Test Prep Advice Post
Are the SAT and ACT "equated" beforehand, "curved" after the test, or both? The answer may surprise you.
Are the SAT and ACT truly equated beforehand only? Is the scoring curve for each test "predetermined?"
That's what the College Board and ACT claim / would like us to believe, but historically, there is often what's called a "smoothing" a.k.a. "curve fitting" process after the test is nationally administered for the first time, when a significantly higher amount of student performance information is collected than in the initial equating effort, so the College Board / ACT have access to a much more sophisticated degree of data about the test, and additional "fine-tuning" adjustments can be made to the final scoring scale before student scores are released. Please note that after the first "national adminstration" (in other words, not a "pretest" or "experimental" version, but the main version) of a test form, the College Board / ACT have historically used the exact same curve for any future administrations of that form, regardless of student performance on those future administrations.
As you can see from the below PDFs that you can click to download, this type of intentional pre-test and post-test manipulation of SAT scores (whether it is called recentering, redistributing, equating, smoothing, scaling or curving) has been going on for decades, and most likely continues today, when the vast processing power of computers means that there is no longer a limit on the amount of test-day data that can be processed in order to establish a fair scoring curve for each exam. Another term for a "fair scoring curve" is "equipercentile equating."
An excerpt: "If you want to do equipercentile equating, and you don’t have a good way to smooth the score distributions, there is an alternative. You can perform an equipercentile equating based on the observed distributions, and then smooth the equating relationship. (Some equating experts refer to this approach as “post-smoothing.")"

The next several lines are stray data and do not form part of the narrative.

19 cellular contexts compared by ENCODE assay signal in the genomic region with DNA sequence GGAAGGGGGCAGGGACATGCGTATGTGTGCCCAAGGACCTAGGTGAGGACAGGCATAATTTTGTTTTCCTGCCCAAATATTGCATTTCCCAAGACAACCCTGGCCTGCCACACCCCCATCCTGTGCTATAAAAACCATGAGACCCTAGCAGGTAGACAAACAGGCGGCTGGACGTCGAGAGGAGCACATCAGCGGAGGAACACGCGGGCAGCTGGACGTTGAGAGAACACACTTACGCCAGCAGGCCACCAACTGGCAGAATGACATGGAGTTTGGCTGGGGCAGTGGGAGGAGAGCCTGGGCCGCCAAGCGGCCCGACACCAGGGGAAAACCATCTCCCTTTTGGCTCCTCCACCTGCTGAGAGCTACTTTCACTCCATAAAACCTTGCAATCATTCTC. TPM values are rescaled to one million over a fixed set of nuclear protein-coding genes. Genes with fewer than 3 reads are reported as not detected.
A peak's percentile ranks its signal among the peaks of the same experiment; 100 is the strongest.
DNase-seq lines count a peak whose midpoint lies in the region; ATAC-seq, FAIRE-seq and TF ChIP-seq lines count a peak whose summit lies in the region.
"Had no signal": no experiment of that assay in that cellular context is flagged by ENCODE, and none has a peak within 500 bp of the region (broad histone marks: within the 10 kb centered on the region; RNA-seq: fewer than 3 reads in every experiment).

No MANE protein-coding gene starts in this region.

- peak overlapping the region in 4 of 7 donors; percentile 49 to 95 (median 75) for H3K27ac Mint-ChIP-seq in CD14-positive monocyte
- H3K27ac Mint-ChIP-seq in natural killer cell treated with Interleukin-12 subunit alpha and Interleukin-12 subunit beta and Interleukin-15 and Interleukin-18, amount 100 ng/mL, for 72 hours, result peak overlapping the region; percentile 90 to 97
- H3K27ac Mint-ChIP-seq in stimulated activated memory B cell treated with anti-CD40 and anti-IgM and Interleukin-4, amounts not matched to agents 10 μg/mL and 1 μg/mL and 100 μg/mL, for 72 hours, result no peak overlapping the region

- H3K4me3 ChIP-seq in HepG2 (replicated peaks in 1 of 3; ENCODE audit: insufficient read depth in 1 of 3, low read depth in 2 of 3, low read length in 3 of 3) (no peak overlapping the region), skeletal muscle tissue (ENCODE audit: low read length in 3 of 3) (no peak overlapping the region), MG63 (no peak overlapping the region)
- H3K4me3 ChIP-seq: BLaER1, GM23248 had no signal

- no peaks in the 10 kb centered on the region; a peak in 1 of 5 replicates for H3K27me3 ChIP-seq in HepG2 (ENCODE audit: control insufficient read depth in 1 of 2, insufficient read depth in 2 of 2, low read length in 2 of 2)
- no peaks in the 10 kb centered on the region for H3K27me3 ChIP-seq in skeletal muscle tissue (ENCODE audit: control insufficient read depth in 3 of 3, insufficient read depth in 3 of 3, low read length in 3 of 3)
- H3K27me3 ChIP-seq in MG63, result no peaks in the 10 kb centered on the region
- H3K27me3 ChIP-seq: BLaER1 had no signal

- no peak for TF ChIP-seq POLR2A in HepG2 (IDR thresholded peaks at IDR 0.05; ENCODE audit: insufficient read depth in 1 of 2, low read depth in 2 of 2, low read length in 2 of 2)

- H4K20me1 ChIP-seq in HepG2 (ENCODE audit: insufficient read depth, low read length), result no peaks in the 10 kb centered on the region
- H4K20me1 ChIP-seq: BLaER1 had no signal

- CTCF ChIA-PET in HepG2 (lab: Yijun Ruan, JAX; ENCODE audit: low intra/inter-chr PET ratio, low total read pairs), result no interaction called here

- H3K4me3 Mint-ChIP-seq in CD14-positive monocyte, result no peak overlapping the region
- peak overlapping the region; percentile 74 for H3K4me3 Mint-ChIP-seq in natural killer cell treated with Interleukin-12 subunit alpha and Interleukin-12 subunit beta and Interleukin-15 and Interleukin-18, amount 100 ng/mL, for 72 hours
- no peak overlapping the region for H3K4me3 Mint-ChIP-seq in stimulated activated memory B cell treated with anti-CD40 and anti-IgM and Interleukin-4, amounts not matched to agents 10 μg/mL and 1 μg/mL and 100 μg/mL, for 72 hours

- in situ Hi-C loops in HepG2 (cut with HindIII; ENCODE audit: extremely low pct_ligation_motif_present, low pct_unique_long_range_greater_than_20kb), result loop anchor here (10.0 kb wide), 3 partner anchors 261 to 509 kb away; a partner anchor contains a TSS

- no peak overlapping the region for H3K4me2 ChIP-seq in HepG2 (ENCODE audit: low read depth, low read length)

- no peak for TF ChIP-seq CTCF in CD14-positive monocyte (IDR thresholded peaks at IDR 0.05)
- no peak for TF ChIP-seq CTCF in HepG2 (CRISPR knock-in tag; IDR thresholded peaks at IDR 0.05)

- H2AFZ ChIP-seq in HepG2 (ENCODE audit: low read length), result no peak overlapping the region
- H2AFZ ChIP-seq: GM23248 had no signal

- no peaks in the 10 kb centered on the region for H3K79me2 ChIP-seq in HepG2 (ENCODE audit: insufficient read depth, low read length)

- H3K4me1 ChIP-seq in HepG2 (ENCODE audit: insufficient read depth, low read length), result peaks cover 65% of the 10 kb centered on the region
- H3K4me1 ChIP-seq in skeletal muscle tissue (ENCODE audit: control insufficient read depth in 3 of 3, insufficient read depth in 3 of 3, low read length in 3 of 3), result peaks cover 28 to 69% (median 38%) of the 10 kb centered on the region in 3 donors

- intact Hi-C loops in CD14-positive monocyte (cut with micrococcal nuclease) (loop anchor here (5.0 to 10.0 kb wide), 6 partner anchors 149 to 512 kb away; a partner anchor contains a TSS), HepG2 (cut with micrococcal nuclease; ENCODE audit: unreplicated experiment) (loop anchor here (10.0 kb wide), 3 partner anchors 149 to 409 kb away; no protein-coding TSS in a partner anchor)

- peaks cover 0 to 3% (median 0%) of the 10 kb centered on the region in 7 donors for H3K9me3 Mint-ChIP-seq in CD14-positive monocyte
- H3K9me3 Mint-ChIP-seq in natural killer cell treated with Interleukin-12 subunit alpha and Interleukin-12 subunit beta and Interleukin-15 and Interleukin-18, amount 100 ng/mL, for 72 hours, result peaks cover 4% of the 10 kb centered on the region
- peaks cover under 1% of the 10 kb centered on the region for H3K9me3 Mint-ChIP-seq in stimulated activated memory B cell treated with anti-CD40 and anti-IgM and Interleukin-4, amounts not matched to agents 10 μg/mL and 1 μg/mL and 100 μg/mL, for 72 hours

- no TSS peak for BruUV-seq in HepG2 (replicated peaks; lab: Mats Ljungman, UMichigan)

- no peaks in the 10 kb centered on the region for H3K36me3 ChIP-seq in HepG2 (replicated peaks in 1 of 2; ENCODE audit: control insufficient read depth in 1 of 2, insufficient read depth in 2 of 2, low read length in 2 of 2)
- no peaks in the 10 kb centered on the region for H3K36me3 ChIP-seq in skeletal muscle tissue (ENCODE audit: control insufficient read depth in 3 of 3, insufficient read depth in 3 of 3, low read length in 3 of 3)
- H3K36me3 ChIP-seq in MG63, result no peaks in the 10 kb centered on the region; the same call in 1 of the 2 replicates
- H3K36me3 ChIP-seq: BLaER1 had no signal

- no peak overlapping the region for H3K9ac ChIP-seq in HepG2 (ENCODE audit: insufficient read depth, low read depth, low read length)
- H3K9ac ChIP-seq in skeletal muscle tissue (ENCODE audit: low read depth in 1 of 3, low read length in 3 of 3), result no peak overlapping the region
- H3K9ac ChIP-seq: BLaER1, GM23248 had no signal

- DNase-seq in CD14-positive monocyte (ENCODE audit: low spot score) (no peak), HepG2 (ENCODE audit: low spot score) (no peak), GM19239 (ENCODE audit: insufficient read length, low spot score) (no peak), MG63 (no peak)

I would also encourage you to read the Wikipedia definition of equating, which states clearly that equating is a pre-test process for raw scores, and that scaling/curving is a post-test process for scaled scores:
"Unlike with item response theory, equating based on classical test theory is somewhat distinct from scaling. Equating is a raw-to-raw transformation in that it estimates a raw score on Form B that is equivalent to each raw score on the base Form A. Any scaling transformation used is then applied on top of, or with, the equating."
To summarize: SAT and ACT exams are Equated Pre-Test (the content is controlled, compared to previous tests, and standardized to create a test of roughly average difficulty), and Curved/Smoothed/Scaled Post-Test (raw to scaled score conversion tables adjusted) afterwards based upon a more detailed sample of student results on that particular test: if it turns out that the test was harder than expected, then the curve might bump your score up by a few points, and vice-versa, so that the results of the test more strongly resemble a "smooth" bell-shaped curve.
Can I prove definitively that the ACT and College Board engage in curve-fitting/post-smoothing? No, because ACT and the College Board haven't explicitly admitted to it yet. However, we have strong historical evidence (see above), as well as evidence from both the SAT and ACT literature (sources: SAT Technical Manual) / ACT Technical Manual) that curving has been an unstated/largely ignored yet essential part of the "equating" umbrella all along, and that this post-test process is an entirely separate process from any pre-test calculations.
If you read the SAT technical manual, for example, then you will see the term "operational administration," which refers to a national SAT test date when scaling data is collected from a sample group, vs. a "pretest," when equating data is collected prior to the national administration of the test. The ACT also freely admits to using post-test data from national test dates in its technical manual. Finally, it is also important to consider that "curved" tests have a bad reputation, so the College Board and ACT have reason to mislead us in this regard.